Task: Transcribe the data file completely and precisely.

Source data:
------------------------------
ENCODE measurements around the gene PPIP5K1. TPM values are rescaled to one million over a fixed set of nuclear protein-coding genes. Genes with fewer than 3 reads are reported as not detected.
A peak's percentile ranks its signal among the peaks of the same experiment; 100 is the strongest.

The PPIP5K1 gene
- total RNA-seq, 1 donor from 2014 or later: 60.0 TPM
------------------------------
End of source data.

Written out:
ENCODE measurements around the gene PPIP5K1. TPM values are rescaled to one million over a fixed set of nuclear protein-coding genes. Genes with fewer than 3 reads are reported as not detected.
A peak's percentile ranks its signal among the peaks of the same experiment; 100 is the strongest.

The PPIP5K1 gene
- total RNA-seq, 1 donor from 2014 or later: 60.0 TPM